The shorthand can is especially useful in Cleveland, one of the nation's poorest and most racially segregated cities. The city is bifurcated by the winding Cuyahoga River. Most everyone knows the codes associated with certain people and certain hoods. West Side means working-class white enclaves, where unemployed auto factory and steel mill workers cry in their cups over the demise of the good old days; East Side means poor and blue-collared black communities, lorded over by teens in sagging jeans, oversized white Ts and corner crack dealers.

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Issues of race and class hang in the air like giant plumes of steel mill smoke that linger long after the factory furnace goes cold.

But Shaker has always thought of itself – consciously promoted itself – as being different. Special even.

Shakerites, who are overwhelmingly white and affluent, pat themselves on their backs for being liberal, tolerant and diverse. The pride is deserved when compared to the rest of Cleveland. But it is largely overblown and disingenuous.

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In the 1950s and 1960s, Shaker Heights drew international attention when the community went against the racist tide of the surrounding Cleveland metropolitan region by recruiting black families to integrate their lily-white neighborhoods. Back then, inviting clean-shaven, professional black men and their domesticated black (and sometimes white) wives to a suburban cocktail party was the ultimate proof of open-mindedness and tolerance. Those early black pioneers were cut from the cloth of Sidney Poiter in "Guess Who's Coming to Dinner."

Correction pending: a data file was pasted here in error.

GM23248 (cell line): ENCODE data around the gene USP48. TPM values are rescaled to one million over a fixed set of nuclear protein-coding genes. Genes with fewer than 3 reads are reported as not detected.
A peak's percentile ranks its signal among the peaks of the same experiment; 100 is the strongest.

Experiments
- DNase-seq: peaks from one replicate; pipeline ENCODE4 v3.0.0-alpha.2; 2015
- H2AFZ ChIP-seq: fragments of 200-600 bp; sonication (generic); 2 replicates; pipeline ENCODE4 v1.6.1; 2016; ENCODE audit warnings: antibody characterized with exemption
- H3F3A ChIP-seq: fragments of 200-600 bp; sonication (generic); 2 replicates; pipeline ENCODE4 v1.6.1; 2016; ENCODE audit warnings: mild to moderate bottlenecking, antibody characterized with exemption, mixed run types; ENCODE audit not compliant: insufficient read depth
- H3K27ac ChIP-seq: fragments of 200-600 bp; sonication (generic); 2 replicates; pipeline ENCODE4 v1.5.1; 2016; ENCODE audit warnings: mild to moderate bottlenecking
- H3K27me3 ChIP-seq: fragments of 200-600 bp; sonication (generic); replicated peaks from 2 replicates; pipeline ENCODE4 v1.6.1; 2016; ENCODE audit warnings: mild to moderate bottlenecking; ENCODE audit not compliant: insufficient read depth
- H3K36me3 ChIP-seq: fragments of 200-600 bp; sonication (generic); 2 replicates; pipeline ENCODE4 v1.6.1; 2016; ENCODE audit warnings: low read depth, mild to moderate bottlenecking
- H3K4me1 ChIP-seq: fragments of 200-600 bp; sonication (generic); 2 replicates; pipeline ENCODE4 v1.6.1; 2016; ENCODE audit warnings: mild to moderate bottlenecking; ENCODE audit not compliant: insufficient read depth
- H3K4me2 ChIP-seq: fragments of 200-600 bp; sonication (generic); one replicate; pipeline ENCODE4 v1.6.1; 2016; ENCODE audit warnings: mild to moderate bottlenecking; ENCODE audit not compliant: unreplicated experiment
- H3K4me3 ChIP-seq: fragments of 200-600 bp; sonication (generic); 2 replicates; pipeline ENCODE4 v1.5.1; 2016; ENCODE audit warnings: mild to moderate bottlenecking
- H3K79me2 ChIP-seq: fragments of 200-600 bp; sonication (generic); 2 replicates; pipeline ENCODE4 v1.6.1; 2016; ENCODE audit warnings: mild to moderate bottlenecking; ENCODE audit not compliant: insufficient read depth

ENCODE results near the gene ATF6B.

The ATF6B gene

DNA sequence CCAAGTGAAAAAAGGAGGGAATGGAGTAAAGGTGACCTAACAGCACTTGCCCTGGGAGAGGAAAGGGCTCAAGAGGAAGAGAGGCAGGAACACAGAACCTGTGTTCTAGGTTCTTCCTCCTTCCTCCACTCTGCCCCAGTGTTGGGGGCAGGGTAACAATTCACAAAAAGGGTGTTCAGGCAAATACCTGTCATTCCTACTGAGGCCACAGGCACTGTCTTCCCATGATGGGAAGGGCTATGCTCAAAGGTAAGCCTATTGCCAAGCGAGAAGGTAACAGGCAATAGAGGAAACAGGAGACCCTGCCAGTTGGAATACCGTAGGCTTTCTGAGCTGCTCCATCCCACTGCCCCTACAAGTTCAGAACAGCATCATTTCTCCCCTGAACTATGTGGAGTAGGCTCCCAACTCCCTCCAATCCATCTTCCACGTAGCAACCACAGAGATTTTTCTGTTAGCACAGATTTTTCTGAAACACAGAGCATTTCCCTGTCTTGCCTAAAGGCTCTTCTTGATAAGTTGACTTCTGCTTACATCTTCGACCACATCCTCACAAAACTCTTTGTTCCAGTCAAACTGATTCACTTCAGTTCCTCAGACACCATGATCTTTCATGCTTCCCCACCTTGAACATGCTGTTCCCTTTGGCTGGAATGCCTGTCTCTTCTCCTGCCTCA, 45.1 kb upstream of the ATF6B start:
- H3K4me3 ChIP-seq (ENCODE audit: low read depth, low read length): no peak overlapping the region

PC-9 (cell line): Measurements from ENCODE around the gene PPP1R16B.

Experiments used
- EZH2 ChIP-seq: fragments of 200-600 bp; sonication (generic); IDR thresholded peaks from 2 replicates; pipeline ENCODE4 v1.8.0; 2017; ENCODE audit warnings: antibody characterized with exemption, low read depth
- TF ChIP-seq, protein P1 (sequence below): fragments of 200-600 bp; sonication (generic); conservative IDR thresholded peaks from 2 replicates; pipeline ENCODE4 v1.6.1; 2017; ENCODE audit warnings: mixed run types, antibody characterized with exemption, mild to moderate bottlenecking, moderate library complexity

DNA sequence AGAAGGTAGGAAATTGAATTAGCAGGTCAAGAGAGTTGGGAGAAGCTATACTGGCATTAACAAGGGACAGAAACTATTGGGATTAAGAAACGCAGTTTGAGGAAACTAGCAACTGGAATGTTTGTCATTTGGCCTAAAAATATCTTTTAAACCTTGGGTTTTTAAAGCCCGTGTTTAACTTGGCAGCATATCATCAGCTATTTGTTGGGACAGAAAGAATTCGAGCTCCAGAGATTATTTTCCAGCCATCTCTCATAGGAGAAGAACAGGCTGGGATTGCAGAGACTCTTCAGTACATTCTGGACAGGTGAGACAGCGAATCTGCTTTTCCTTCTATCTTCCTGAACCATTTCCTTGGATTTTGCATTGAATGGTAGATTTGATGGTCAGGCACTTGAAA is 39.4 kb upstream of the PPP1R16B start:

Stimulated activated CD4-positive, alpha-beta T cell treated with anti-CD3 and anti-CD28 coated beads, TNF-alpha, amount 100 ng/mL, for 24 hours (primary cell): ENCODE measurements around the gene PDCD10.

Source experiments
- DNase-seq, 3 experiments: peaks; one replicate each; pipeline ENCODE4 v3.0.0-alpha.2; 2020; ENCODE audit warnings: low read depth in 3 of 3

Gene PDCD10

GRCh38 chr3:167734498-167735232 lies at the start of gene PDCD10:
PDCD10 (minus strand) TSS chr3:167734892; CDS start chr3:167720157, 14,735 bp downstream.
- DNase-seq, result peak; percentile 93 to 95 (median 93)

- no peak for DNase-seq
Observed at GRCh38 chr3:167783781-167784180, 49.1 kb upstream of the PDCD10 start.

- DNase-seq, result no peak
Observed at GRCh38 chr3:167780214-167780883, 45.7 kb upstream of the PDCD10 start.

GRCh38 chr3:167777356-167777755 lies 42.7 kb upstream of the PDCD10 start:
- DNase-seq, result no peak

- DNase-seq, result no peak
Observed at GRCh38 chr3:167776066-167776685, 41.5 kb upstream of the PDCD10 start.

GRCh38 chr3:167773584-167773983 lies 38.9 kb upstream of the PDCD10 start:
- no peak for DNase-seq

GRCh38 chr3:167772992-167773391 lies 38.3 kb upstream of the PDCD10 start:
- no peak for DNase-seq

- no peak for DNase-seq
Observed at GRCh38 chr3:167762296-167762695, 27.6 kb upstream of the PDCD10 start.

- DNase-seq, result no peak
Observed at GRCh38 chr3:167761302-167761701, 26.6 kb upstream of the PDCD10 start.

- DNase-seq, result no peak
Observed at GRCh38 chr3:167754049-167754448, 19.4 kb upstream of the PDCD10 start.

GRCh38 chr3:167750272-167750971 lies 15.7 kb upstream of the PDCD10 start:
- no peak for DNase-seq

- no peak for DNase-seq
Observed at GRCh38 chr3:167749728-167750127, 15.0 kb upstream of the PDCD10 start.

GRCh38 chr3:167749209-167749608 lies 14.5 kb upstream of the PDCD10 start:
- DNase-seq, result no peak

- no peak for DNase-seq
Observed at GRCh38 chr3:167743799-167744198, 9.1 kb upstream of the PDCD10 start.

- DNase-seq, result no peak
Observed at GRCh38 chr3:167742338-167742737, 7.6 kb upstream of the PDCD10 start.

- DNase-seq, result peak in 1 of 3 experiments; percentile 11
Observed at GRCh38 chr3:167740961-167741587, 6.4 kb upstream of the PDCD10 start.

The part of Shaker to which they were first welcomed was the Ludlow area, a corner of the community where Tudor-style homes sit close to ribbons of sidewalk and lush, green lawns. Around these parts, Ludlow is still code for "liberal." It is where McDermott — who worked for a while as a public defender, representing the kind of street toughs who ruthlessly assaulted him—has lived for 19 years.

But Ludlow sits hard on the border. It's the first neighborhood you enter when going east into Shaker Heights from the rough-and-tumble Buckeye community in Cleveland. In the decades since Shaker Heights crafted itself as a model of integration and possibility, both the "good" and "bad" hoods have withered under the weight of economic and social decay.

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Still, those of us who live in Shaker hopefully and stubbornly – perhaps at times, desperately and naively – cling to our historic image.

The brutal beating of one of own has forced us to confront the harsh realities that have, for years, been chipping away at the lofty wall of idealism that we have constructed around ourselves. Do we go or do we stay? It has forced us to reexamine our commitment to living these ideals.

The beating of Kevin McDermott dealt a decisive and painful blow to the community. That the ugly and vicious event has drawn national attention — that friends from far away are calling with difficult questions about the "good" and "bad" hoods – has dealt its own painful kind of blow.

Sam Fulwood III is a regular contributor to The Root.